The moment we begin to pray, God hears us and a command is given.  Our prayers are what connect us to God.


Lesson 6:  Sometimes, the immediate receipt of our blessings/breakthrough could be due to a temporary blockage caused by spiritual warfare.


In the Book of Daniel, Daniel had been praying to God for a specific answer.  In the natural, it seemed as if his answer was tarrying.  After a period of praying and fasting, an angel presented before Daniel and he said the following to Daniel: “‘Don’t be afraid, Daniel. Since the first day you began to pray for understanding and to humble yourself before your God, your request has been heard in heaven. I have come in answer to your prayer. But for twenty-one days the spirit prince of the kingdom of Persia blocked my way. Then Michael, one of the archangels, came to help me, and I left him there with the spirit prince of the kingdom of Persia,’” (Daniel 10:12-13, NLT).


Maybe the answer to our prayers is being upheld by a spiritual battle.  During times when it seems as though our answers might be loitering, maybe we should pray that our answers be released.


Lesson 7:  Prayer and faith are the spiritual armors needed to fight against spiritual warfare.


Ephesians 6:12 says:

“For we wrestle not against flesh and blood, but against principalities, against powers, against the rulers of the darkness of this world, against spiritual wickedness in high places,” (KJV).


Scripture tells us that there is a spiritual resistance surrounding us.  The enemy’s mission is to kill, steal and destroy (John 10:10).  Fortunately, God have given us His Word as a defense against the wiles of the enemy.  He has also encamped his angels around us to protect us from harm.


Psalms 91:11-12 says,

“For he will order his angels to protect you wherever you go.  They will lift you up in their hands, so that you will not strike your foot against a stone.” (NLT).


Hebrews 4:12 reads:

For the word of God is alive and powerful. It is sharper than the sharpest two-edged sword, cutting between soul and spirit, between joint and marrow. It exposes our innermost thoughts and desires,” (NLT).


“For though we live in the world, we do not wage war as the world does. The weapons we fight with are not the weapons of the world. On the contrary, they have divine power to demolish strongholds,” (2 Corinthians 10:3-5).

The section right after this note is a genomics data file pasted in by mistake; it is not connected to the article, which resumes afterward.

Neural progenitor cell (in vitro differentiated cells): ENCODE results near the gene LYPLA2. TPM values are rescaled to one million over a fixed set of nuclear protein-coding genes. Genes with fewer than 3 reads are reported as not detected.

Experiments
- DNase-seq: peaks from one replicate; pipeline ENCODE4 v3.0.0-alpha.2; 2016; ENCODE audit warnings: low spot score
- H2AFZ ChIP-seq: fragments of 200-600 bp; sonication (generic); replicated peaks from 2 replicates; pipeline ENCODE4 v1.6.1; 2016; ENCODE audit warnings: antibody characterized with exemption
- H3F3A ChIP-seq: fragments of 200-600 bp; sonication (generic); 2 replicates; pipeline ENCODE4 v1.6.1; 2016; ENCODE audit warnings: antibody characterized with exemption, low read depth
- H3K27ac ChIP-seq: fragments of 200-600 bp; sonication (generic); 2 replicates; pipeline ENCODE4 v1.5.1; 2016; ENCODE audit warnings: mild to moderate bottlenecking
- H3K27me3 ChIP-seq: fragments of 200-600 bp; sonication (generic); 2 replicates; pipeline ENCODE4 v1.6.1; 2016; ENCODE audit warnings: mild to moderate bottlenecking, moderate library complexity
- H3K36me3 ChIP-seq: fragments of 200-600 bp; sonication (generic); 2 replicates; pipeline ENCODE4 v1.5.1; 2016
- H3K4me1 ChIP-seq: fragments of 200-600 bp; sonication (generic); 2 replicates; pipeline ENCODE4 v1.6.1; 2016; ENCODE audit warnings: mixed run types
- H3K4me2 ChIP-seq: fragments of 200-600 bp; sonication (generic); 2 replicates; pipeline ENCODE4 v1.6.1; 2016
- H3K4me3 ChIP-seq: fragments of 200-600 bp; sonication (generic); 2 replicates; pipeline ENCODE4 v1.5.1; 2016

Lesson 8:  Keeping a written account of our visions/prayers helps us to remember them, recognize them, understand them, clarify them and thank God for them.


Sometimes our visions are blurry and even truncated.  Writing them down could allow us to thrash out the hazy details.  Additionally, reviewing past visions reminds us of God’s faithfulness.


Habakkuk 2:2-3 says:

“Then the Lord replied: ‘Write down the revelation and make it plain on tablets so that a herald may run with it.  For the revelation awaits an appointed time; it speaks of the end and will not prove false.  Though it linger, wait for it; it will certainly come and will not delay,’” (NIV).


As we check in with God, we may need to revise our written prayers/requests.  We need to make sure that the herald is carrying the right message.  If we don’t know what to pray, the Spirt will guide us.


Roman 8:26 says:

“In the same way, the Spirit helps us in our weakness. We do not know what we ought to pray for, but the Spirit himself intercedes for us through wordless groans,” (NIV).


Final Lesson:


Sometimes, we are exactly where God wants us.  What we might consider as an imposition could oftentimes be divine positioning.  Our trials aren’t always caused because of something we’ve done wrong. According to Habakkuk 2:3, the vision may linger, but it will not be delayed.  Though the answer may be blocked in transition, it’s delivery will not be prevented.  Like Daniel, we might have to fast and pray for the receipt of our answers, but we should know that once we have prayed, a command has been given.



Take home message:


  1. Nothing happens without God’s knowledge or consent.
  2. We will never be tested beyond our limits.
  3. Once we pray, a command is given.
  4. Write down the vision.
  5. God’s promises/answers might linger, but they will not delay.
  6. If the answer tarries, go to God in prayer using the weapons of God, which is the Word of God.